Being sick in a different country is not fun. Granted, being sick in general is not fun. But when I was sick in Spain, it was really a challenge. Not because I was deathly ill or had to go to the hospital or anything, but because my mom wasn’t around. I was self-diagnosed with a nasty case of homesickness (and a cold).
I was sitting in bed one night, surrounded by a pile of tissues, trying to decipher my new Spanish medicines when it hit me. I really just wanted my mom. I wanted to lay in my own bed back home and watch TV and eat shapes macaroni and cheese. For the first time since my adventure started, I didn’t want to be the responsible adult. Honestly, at one point I found myself daydreaming about how much I missed feety-pajamas.
The next morning, I couldn’t sleep and went downstairs for breakfast much earlier than usual. That’s when my host mom realized I was sick. Her expression basically said, “¡Ay Dios mio! It’s 7 am on Saturday! Katie’s awake before noon?? Call the doctor!”
And let me tell you, once Marie, my host mom, knew I wasn’t feeling well, she zoomed into full-blown mommy-mode. She must have asked me if I had enough blankets 6 times. Plus, she made me tea with honey and insisted I take a bit of medicine from her own cabinet.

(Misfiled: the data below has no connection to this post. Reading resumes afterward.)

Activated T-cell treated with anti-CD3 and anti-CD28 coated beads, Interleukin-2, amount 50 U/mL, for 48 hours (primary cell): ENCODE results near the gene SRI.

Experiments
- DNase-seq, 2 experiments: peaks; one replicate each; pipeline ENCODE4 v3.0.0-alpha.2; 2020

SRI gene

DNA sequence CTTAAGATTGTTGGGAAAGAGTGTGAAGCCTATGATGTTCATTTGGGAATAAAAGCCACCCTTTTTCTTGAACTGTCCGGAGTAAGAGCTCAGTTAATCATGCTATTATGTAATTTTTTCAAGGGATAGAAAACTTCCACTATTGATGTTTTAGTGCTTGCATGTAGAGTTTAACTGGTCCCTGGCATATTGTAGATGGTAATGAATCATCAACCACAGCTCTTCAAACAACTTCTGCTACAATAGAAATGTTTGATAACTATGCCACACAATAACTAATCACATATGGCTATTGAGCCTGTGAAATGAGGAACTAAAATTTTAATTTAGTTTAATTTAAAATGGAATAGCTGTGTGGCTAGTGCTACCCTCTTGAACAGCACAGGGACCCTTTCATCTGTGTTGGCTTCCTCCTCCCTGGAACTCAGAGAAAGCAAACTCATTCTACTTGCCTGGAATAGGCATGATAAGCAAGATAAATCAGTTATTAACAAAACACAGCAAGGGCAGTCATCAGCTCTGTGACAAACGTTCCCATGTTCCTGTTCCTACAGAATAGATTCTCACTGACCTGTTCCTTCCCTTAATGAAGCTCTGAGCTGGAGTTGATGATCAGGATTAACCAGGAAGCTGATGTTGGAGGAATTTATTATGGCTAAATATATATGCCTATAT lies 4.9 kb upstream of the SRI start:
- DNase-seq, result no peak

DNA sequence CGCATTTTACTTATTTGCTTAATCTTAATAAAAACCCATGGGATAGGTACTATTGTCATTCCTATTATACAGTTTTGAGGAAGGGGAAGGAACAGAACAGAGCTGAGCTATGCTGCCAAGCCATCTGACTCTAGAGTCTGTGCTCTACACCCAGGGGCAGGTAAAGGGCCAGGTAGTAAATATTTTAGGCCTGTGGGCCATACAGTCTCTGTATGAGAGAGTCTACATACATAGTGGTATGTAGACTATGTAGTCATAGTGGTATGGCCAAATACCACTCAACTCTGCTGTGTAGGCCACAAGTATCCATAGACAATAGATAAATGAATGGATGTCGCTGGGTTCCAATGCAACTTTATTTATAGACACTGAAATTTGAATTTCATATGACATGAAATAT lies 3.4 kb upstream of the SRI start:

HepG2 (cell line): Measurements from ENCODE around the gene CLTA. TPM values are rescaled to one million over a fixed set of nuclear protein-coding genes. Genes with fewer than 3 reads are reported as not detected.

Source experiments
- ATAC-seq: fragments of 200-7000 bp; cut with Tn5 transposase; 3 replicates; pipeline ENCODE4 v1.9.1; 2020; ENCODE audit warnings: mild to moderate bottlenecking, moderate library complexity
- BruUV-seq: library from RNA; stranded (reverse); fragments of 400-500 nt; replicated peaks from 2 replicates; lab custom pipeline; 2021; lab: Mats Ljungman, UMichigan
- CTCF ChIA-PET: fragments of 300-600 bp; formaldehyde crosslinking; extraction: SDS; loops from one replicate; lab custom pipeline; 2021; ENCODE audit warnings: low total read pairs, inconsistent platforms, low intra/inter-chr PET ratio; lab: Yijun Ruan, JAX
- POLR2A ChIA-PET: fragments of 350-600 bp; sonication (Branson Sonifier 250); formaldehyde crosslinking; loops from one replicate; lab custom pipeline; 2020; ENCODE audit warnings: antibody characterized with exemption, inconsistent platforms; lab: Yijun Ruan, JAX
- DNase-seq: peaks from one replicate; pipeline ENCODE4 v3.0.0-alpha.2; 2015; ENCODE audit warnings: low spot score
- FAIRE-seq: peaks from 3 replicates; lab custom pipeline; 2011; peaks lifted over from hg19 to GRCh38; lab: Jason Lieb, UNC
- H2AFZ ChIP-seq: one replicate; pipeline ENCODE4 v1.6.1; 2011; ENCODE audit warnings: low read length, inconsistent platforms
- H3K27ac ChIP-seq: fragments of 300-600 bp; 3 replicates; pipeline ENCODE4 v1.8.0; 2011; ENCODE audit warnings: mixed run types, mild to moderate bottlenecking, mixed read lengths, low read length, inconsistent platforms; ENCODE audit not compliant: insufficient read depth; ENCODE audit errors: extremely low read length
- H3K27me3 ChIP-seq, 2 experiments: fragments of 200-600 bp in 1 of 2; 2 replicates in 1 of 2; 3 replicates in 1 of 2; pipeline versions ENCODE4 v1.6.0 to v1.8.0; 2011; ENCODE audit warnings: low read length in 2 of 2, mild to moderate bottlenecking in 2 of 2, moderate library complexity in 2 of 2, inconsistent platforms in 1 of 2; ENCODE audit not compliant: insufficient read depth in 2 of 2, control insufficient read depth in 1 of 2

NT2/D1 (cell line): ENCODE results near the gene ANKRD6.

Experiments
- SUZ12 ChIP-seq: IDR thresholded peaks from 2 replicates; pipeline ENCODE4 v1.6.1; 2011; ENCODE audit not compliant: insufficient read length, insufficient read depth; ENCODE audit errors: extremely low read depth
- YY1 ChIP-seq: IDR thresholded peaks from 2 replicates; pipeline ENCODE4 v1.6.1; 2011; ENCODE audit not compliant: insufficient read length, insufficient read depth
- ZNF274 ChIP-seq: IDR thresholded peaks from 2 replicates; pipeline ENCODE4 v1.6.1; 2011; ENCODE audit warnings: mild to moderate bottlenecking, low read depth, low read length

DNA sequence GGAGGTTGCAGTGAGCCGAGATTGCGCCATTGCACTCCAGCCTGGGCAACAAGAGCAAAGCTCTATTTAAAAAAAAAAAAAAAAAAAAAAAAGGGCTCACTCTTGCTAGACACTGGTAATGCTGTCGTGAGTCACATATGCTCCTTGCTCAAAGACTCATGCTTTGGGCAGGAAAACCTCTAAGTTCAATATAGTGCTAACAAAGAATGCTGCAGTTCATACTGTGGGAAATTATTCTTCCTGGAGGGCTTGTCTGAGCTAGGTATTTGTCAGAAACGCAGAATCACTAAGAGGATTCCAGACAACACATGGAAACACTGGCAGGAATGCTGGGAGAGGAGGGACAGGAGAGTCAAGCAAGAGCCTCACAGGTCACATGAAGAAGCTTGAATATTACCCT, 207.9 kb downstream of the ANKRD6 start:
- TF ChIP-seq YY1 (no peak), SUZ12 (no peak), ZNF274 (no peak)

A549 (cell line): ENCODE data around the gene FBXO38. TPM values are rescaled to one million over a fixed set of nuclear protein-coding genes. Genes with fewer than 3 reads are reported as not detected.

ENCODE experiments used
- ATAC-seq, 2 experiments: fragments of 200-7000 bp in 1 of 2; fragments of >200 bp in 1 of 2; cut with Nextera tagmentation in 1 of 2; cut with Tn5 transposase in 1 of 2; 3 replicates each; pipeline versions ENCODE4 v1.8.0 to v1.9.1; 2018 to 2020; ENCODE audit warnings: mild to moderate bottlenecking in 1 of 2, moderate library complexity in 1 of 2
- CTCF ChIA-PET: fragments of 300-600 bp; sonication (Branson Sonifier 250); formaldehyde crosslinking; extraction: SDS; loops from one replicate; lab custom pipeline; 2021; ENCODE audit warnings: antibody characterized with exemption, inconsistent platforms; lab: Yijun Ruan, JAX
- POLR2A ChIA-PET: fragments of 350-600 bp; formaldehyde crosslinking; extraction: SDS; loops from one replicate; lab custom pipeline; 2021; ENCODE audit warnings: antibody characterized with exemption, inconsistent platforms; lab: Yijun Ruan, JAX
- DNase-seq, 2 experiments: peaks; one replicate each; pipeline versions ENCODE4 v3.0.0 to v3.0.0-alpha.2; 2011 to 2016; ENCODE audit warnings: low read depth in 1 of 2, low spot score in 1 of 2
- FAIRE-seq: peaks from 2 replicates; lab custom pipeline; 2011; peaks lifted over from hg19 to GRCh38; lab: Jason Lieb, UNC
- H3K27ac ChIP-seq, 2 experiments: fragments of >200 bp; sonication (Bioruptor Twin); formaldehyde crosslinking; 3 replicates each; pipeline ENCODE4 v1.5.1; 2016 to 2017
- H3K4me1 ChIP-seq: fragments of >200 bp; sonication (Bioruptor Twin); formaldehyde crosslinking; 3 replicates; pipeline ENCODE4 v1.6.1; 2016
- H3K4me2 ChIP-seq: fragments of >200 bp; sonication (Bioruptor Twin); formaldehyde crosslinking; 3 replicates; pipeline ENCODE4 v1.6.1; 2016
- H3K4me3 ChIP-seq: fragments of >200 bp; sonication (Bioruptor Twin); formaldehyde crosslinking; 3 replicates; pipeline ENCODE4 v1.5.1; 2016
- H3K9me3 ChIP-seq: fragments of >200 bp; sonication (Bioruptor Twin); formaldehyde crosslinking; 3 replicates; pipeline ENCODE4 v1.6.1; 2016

Also, the ISA staff is fully prepared if anyone gets sick. They are wonderful about making sure all of their students are properly cared for. I walked into the ISA office at noon and had a doctor’s appointment at 7 pm that night! I didn’t even have to wait a day. The nicest part is that a member of the staff comes with you to your appointment as a translator/parent figure.
I will admit, going to a Spanish doctor is very strange. It’s interesting trying to explain to a doctor what you’re feeling if you don’t have the right vocabulary. For instance, how exactly do you say “sinus pressure?” The ISA staff member and doctor might giggle when you describe it as “it feels like someone is sitting on my face.” But you’ll get your point across, no problem.
Next, let’s talk medicine. It is true that medicine is different in Spain. However, it really is just the packaging that’s different, not the actual product. Make sure to ask about your medicines before you take them, just to know what to buy next time. Also, if your parents are anything like mine, they’ll want to know how you’re feeling/what you’re taking. They miss you too!
Overall, it’s important to remember that there are people in Spain who can help you. Medicines, hot tea, LOTS of tissues, and some host-mom love will scare away your cold. And once that’s taken care of, ISA’s staff and Skype will cure even the ugliest form of homesickness.
After all, you haven’t experienced everything abroad until you’ve traveled on the road to recovery!